Booklist August 2021
We often hear about the dog days of summer, those extremely hot high summer days each year. The term doesn’t actually have anything to do with dogs as animals. It refers to the days between July 3rd and August 11th when the Sun occupies the same region of the sky as Sirius, the brightest star visible from any part of Earth and part of the constellation Canis Major, the Greater Dog. Sirius is sometimes called the Dog Star.
In a more literal interpretation of the phrase, the dog days of summer give us a chance to celebrate one of our favorite animals and the most popular pet in the United States.
Dog on It by Spencer Quinn
First in a cozy mystery series about partners canine Chet and human Bernie Little. Chet is a good sleuth, but gets frustrated when trying to communicate clues.
The Call of the Wild by Jack London
The classic novel about Buck, a St. Bernard mix, who is stolen and trained to be a sled dog in the Alaskan gold fields.
The Art of Racing in the Rain by Garth Stein
Told from the dog Enzo’s perspective on the eve of his death, this novel poignantly captures the heartbreak and rewards of what it means to be family.
Because of Winn-Dixie by Kate DiCamillo
A young girl named India Opal Buloni finds a dog at the local supermarket that she names Winn-Dixie whose presence seems to change Opal’s summer for the better. Written for grades 4-7, but a story everyone will love.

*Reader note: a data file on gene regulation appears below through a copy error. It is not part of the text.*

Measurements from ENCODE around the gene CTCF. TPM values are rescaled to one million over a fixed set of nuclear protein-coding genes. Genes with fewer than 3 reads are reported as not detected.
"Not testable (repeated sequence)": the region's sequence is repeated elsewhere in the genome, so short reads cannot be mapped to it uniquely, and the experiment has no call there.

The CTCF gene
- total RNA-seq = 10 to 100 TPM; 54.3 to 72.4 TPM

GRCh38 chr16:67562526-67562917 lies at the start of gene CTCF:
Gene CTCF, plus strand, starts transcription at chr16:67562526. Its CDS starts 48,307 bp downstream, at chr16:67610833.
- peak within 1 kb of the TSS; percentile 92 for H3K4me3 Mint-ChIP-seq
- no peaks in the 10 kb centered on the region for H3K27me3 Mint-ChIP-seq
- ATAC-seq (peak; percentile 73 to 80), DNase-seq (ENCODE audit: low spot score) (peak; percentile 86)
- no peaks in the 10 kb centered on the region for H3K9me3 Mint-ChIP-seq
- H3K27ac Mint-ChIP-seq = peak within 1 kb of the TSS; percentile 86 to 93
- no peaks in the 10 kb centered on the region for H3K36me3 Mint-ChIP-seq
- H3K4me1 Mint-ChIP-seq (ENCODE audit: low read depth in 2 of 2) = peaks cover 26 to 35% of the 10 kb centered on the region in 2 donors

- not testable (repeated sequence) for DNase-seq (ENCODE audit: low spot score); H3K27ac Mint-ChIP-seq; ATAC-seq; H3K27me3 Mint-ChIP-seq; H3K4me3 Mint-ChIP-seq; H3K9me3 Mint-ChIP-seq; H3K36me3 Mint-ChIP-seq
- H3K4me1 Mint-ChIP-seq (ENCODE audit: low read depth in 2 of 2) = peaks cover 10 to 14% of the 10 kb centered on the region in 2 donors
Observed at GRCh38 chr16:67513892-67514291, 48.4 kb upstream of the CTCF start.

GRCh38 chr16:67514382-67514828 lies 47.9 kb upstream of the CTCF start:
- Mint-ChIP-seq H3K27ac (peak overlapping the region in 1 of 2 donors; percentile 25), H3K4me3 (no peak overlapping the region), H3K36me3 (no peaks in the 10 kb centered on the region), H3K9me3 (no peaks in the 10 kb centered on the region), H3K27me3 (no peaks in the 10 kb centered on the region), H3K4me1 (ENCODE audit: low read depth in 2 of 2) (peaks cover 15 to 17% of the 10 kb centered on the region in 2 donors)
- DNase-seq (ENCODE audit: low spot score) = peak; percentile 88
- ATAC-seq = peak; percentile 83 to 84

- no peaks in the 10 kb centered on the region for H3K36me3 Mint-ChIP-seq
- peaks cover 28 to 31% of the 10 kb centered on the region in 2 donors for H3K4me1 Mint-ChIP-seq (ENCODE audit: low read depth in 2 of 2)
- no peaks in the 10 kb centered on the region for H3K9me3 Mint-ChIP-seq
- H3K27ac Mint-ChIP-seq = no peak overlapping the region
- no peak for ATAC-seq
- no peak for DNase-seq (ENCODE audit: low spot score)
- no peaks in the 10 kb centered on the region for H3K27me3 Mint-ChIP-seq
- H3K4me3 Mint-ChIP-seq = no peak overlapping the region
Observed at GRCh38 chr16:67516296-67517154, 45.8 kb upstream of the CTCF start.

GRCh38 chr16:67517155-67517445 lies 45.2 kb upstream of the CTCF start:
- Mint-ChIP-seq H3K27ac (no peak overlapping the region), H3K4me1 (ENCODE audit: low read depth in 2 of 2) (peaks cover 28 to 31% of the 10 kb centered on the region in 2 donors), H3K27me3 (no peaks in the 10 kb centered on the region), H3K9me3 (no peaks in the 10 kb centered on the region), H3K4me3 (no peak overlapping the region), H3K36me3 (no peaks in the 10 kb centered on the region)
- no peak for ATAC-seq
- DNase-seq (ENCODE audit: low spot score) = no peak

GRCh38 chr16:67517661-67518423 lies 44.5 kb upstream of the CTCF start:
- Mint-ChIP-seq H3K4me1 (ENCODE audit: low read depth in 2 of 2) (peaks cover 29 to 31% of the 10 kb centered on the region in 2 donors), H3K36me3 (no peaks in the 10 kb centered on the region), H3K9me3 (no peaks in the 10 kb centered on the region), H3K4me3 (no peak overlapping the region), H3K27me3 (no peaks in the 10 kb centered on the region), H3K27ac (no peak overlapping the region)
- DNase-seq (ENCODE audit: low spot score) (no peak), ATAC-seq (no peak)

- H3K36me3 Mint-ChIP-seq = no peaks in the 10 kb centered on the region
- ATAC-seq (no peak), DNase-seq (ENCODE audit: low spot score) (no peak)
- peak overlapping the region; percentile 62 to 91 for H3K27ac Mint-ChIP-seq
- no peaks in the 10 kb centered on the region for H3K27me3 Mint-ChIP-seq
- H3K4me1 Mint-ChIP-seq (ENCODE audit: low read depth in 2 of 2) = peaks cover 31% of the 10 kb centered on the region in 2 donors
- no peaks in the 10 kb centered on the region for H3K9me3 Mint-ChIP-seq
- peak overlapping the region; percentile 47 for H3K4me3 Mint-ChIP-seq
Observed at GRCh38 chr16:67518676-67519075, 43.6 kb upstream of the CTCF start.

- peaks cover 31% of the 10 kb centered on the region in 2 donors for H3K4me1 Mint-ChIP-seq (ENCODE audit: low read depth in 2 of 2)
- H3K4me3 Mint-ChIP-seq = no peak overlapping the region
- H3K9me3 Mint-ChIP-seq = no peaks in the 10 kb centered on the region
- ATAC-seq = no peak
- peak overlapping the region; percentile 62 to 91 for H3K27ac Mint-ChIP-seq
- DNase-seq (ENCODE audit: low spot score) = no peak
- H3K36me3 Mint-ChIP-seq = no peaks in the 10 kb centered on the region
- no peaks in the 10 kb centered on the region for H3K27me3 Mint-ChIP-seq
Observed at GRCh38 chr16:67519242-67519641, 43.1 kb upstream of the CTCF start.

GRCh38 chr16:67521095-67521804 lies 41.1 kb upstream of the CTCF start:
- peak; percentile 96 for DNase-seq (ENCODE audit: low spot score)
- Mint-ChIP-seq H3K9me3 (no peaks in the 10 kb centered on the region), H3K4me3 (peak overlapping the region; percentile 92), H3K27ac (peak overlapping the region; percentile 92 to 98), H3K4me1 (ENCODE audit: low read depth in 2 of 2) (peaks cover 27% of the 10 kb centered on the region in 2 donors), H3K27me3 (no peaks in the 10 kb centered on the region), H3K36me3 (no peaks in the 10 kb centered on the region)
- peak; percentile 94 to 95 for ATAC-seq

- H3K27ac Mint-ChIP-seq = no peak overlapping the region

Marley and Me: Life and Love with the World’s Worst Dog by John Grogan
The story of an unruly, wild, but lovable Lab who left an indelible mark on his family’s lives.
Off the Leash: A Year at the Dog Park by Matthew Gilbert
Owning a dog, especially for the first time, can lead to odd behavior changes, and nothing is much odder than hanging out in an open space with total strangers and their assorted dogs.
The Genius of Dogs: How Dogs Are Smarter Than You Think by Brian Hare
We’ve all been tricked by a dog once or twice (it’s ok to admit it). Hare’s book gets at the science of just how dogs dupe us, and why we should never underestimate them.
Presenting a different vision of man’s best friend, because not every dog is loveable.
Cujo by Stephen King
A once friendly 200 pound St. Bernard who, after being bitten by a bat, turns into an unrecognizable menace, terrorizing a peaceful Maine town.